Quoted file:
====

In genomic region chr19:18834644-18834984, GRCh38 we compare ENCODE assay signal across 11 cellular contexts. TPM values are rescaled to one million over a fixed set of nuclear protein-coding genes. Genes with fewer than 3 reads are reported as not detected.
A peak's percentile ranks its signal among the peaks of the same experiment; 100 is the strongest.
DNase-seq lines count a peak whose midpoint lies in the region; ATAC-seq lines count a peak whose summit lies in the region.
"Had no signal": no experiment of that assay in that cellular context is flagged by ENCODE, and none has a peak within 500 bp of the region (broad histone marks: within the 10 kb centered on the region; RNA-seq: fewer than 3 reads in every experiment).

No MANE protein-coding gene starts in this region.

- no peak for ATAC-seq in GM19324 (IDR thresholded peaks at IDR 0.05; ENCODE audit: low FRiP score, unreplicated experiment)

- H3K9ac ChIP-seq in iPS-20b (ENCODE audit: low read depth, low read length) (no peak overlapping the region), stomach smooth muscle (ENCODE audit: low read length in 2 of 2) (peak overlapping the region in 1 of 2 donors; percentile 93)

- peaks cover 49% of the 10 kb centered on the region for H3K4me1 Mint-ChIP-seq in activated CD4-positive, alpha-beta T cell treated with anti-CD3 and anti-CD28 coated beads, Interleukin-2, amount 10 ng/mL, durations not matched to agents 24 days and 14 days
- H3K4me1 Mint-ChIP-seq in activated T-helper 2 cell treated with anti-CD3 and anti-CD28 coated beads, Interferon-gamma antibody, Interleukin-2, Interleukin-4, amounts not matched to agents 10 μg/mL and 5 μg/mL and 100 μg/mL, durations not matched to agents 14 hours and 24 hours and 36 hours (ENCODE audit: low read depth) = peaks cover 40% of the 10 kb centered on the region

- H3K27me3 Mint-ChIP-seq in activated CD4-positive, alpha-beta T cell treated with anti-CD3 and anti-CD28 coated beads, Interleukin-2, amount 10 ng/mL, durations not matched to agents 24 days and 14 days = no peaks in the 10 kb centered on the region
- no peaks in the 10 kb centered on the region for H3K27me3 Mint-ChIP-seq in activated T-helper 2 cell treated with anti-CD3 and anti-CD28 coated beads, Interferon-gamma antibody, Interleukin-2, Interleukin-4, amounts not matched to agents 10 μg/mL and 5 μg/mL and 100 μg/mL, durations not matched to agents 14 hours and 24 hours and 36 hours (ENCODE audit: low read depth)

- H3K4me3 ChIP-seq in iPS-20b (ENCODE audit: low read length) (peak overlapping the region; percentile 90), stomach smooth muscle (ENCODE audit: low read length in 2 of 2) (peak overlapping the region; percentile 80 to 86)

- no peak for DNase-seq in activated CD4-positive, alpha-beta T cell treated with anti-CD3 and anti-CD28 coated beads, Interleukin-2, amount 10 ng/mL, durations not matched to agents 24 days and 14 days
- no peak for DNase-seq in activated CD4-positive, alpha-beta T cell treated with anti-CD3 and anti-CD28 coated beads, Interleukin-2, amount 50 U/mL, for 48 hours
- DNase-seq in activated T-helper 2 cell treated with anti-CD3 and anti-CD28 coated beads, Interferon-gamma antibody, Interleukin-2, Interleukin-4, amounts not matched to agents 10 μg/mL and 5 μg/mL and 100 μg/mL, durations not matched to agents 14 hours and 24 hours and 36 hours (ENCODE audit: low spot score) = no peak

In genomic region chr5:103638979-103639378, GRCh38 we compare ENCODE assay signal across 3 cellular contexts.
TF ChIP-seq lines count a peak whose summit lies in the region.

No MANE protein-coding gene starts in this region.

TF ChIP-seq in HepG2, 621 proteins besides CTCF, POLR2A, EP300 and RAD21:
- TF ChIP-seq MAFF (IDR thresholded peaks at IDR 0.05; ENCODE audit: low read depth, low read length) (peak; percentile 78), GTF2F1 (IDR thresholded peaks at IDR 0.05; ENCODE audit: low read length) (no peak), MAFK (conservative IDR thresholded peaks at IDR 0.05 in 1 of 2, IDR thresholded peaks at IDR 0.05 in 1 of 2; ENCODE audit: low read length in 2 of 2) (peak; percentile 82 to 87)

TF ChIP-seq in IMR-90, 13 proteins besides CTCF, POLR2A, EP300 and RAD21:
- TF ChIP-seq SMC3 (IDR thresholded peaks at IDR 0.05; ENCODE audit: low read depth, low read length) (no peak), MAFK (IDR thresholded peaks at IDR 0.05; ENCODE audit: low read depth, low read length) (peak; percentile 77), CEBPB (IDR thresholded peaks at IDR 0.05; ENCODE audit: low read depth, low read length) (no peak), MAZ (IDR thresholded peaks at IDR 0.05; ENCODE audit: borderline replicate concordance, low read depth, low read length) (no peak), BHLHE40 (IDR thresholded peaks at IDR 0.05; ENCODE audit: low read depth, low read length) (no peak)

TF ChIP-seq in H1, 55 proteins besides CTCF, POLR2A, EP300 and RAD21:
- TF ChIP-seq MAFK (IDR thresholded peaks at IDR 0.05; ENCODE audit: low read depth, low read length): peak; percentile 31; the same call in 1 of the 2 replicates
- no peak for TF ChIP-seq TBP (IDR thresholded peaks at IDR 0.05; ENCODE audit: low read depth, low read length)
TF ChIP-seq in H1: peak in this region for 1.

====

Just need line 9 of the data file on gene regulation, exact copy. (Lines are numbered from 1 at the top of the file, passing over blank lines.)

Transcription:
- H3K4me1 Mint-ChIP-seq in activated T-helper 2 cell treated with anti-CD3 and anti-CD28 coated beads, Interferon-gamma antibody, Interleukin-2, Interleukin-4, amounts not matched to agents 10 μg/mL and 5 μg/mL and 100 μg/mL, durations not matched to agents 14 hours and 24 hours and 36 hours (ENCODE audit: low read depth) = peaks cover 40% of the 10 kb centered on the region